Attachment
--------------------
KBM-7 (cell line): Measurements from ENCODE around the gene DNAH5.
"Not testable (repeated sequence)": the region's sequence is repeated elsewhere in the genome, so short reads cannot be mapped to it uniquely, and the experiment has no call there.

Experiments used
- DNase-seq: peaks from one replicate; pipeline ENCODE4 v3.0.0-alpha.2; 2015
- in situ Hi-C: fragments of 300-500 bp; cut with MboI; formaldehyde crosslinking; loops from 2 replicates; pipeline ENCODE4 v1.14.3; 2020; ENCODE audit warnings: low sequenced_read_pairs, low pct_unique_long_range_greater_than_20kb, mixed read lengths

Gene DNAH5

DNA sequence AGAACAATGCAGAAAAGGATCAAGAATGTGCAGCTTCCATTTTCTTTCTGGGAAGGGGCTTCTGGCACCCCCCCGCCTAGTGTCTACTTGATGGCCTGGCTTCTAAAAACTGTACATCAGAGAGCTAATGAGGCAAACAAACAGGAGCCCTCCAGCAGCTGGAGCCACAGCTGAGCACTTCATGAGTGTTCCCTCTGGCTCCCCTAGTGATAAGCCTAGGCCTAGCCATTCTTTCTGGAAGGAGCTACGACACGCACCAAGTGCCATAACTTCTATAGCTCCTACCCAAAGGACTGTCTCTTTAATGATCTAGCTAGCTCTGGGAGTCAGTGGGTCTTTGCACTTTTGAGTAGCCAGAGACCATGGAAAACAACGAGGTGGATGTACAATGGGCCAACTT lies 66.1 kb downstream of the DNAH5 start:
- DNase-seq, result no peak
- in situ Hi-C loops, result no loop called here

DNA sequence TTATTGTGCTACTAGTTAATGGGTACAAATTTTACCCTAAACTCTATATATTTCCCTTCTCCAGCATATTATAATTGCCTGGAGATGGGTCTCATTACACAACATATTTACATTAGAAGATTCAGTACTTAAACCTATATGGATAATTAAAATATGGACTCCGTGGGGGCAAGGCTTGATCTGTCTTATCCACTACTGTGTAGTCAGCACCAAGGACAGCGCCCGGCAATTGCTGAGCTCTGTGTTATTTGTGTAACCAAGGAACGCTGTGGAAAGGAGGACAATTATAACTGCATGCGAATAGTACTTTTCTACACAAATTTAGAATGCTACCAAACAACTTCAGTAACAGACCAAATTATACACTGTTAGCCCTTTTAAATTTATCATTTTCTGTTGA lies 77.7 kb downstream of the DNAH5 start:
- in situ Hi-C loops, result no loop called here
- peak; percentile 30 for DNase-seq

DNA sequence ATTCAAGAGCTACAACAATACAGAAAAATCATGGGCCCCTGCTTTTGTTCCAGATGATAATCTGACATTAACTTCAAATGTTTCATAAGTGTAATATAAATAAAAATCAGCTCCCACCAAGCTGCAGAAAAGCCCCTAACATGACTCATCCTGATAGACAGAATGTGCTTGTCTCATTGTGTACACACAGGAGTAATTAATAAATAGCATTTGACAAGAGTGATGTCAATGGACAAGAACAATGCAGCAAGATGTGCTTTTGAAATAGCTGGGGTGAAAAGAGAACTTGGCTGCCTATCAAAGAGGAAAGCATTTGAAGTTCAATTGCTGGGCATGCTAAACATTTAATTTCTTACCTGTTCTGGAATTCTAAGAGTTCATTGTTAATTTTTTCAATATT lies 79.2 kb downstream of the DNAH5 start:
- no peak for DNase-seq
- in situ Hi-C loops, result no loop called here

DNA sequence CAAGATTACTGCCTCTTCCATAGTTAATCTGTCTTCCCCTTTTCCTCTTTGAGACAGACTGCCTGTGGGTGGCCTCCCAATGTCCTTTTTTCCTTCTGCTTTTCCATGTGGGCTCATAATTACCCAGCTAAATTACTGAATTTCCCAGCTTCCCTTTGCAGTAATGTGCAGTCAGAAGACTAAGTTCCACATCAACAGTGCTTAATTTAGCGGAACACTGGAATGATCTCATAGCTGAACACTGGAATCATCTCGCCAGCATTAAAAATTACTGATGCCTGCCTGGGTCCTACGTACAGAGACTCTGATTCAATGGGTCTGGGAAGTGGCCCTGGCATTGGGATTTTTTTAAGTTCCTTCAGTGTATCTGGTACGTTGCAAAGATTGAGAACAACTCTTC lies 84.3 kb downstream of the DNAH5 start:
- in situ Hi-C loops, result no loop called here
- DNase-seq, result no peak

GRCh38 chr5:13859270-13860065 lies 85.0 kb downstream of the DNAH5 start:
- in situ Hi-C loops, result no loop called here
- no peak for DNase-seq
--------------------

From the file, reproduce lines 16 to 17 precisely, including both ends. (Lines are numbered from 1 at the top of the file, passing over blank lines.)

DNA sequence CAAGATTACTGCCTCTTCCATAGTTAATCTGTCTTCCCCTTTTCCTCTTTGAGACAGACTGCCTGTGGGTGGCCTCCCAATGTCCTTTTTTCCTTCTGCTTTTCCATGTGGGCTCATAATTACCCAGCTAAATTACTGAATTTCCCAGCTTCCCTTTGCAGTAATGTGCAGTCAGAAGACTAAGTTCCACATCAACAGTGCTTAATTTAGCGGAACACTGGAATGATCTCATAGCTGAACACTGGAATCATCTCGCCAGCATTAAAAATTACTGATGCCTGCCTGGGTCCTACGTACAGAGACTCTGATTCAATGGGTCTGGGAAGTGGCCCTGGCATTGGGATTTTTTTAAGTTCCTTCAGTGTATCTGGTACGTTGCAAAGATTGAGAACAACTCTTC lies 84.3 kb downstream of the DNAH5 start:
- in situ Hi-C loops, result no loop called here